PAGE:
• <p>Peripheral neuropathy is a common complication among patients with diabetes mellitus, but whether peripheral neuropathy is present in individuals with impaired glucose tolerance (IGT) is debatable. In order to identify and diagnose peripheral neuropathy correctly, it is important to evaluate diagnostic tools that can be implemented in routine health care to assess both large and small nerve fibre function. There is currently limited knowledge about neuroprotective factors that could be useful for measuring peripheral nerve function in individuals at risk of developing neuropathy such as those with diabetes mellitus. Thus, studies are needed to investigate potential neuroprotective factors in relation to peripheral nerve function in humans.</p><p><strong>Objectives:</strong> The overall goal of this thesis was to study the metabolic features and clinical assessment of peripheral nerve function and the potential relationship between the neuroprotective factor heat shock protein 27 (HSP27) and peripheral nerve function.</p><p><strong>Methods: </strong>Thirty-nine participants with normal glucose tolerance (NGT) and 29 participants with IGT were recruited from the population-based Västerbotten Intervention Programme in 2003–2004. Patients with type 2 diabetes mellitus (T2DM, n = 51) were recruited from primary health care centres. NGT and IGT individuals underwent two separate oral glucose tolerance tests to verify their glucose status. The peripheral nerve function in the lower limb was assessed by nerve conduction studies, neuropathy disability scoring, quantitative sensory tests, and skin biopsies with subsequent quantification of intraepidermal nerve fibre density (IENFD). The concentrations of HSP27 in serum were determined in the NGT, IGT, and T2DM individuals. Patients with type 1 diabetes mellitus (T1DM) were recruited from the Diabetes Clinic, Skåne University Hospital in Malmö, Sweden (n = 27) in 1992 and were followed-up in 2005. Baseline and follow-up concentrations of HSP27 were determined in T1DM patients as well as in healthy non-diabetic controls (n = 397). The T1DM patients underwent<em> </em>nerve conduction studies and thermal and vibration perception threshold tests at baseline and at follow-up. Delta changes in HSP27 concentrations and small and large nerve fibre function were calculated.</p><p><strong>Results: </strong>There was no difference between IGT and NGT in sural nerve conduction, intraepidermal nerve fibre density, or thermal thresholds. The biothesiometer had a sensitivity of 82% and a specificity of 72% in identifying peripheral neuropathy with a cut-off value of ≥24.5 V at the medial malleolus. Adding the quantification of IENFD to the combination of the tuning fork and biothesiometer increased the diagnostic sensitivity from 81% to 95%, the negative predictive value from 87% to 94%, and the positive likelihood ratio from 1.8 to 1.9 when identifying small nerve fibre dysfunction. T2DM patients had lower HSP27 concentrations (mean HSP27 = 412 pg/mL, 95% CI 284–598 pg/mL) than NGT (mean HSP27 = 722 pg/mL, 95% CI 564–922 pg/mL) and IGT (mean HSP27 = 1010 pg/mL, 95% CI 638–1300 pg/mL) individuals (p &lt;0.05 for both comparisons). T1DM patients had lower HSP27 concentrations at baseline (mean HSP27 = 547 pg/mL, 95% CI 421–711 pg/mL) and at follow-up (mean HSP27 = 538 pg/mL, 95% CI 417–693 pg/mL) compared to healthy controls (mean HSP27 = 785 pg/mL, 95% CI 732–842 pg/mL), p &lt;0.05 for both comparisons). High concentrations of HSP27 were associated with better large nerve fibre function (Odds ratio = 2.51, 95% CI 1.25–5.05, p &lt;0.05). Deteriorating large nerve fibre function correlated with decreasing HSP27 concentrations over time in T1DM patients (r = 0.50, p = 0.01).</p><p><strong>Conclusions:</strong> Measures of large and small nerve fibre function in IGT individuals do not differ significantly from NGT individuals. The existence of peripheral neuropathy as a consequence of IGT is not likely, and extensive control of neuropathy in IGT individuals is not advocated by this thesis. The biothesiometer is a useful clinical tool to identify peripheral neuropathy in routine health care. Quantification of IENFD using skin biopsies in combination with methods measuring vibrotactile sense, such as the biothesiometer and the tuning fork, increase the diagnostic usefulness of identifying small nerve fibre dysfunction. High HSP27 concentrations are associated with better peripheral large nerve fibre function. Patients with diabetes mellitus have lower HSP27 concentrations than healthy non-diabetic controls, and deterioration of large nerve fibre function correlates with a decrease in HSP27 concentrations over time in T1DM. This could be indicative of insufficient neuroprotection in patients with diabetes mellitus.</p>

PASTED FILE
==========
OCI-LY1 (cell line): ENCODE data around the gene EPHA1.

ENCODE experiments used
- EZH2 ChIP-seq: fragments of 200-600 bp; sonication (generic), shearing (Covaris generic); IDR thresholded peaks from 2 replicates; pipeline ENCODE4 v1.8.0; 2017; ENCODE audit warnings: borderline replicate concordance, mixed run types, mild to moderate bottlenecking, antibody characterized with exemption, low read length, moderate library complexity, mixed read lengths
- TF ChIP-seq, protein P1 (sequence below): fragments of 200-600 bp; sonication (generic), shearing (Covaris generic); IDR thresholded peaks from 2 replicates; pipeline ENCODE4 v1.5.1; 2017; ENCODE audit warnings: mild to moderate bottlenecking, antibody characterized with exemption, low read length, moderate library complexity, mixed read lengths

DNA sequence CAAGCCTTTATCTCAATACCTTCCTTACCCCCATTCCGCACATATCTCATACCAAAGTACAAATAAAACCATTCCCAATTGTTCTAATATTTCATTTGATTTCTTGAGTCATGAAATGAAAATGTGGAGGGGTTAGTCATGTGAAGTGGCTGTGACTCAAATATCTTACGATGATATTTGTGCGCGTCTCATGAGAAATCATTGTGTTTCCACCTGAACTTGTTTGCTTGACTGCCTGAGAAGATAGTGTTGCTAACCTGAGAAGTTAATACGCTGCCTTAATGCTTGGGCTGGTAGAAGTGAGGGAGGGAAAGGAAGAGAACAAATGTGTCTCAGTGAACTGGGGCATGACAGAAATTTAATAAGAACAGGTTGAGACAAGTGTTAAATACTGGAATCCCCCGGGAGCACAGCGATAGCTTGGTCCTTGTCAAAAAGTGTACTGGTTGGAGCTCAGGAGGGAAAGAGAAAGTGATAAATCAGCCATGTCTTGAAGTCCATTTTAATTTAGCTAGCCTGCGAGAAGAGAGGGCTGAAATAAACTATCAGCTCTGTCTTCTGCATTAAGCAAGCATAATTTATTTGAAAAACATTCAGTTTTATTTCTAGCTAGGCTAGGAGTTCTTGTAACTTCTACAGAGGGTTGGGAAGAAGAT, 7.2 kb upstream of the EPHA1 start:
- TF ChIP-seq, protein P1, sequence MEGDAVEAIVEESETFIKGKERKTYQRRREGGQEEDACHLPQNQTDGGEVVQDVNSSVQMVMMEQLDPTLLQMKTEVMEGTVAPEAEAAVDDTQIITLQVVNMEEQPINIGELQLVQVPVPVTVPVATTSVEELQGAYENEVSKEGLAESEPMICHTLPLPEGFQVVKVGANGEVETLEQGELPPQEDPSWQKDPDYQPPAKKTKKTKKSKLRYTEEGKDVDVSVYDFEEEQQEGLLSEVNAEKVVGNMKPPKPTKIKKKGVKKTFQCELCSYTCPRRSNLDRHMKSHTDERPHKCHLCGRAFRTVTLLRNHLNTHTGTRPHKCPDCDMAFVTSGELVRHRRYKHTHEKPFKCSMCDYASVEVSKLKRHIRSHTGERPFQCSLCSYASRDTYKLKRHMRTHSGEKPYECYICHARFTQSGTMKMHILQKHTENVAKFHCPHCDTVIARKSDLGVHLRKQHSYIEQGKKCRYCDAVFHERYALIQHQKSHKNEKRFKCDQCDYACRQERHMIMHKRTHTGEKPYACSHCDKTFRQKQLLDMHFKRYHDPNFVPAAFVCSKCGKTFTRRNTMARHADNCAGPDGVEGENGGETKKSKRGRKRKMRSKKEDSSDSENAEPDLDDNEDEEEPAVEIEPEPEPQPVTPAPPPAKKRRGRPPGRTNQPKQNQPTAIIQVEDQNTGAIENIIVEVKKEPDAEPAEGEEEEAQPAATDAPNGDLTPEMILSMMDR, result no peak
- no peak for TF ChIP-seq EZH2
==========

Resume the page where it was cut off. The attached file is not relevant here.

• Sundvall, Pär-Daniel, et al. (författare)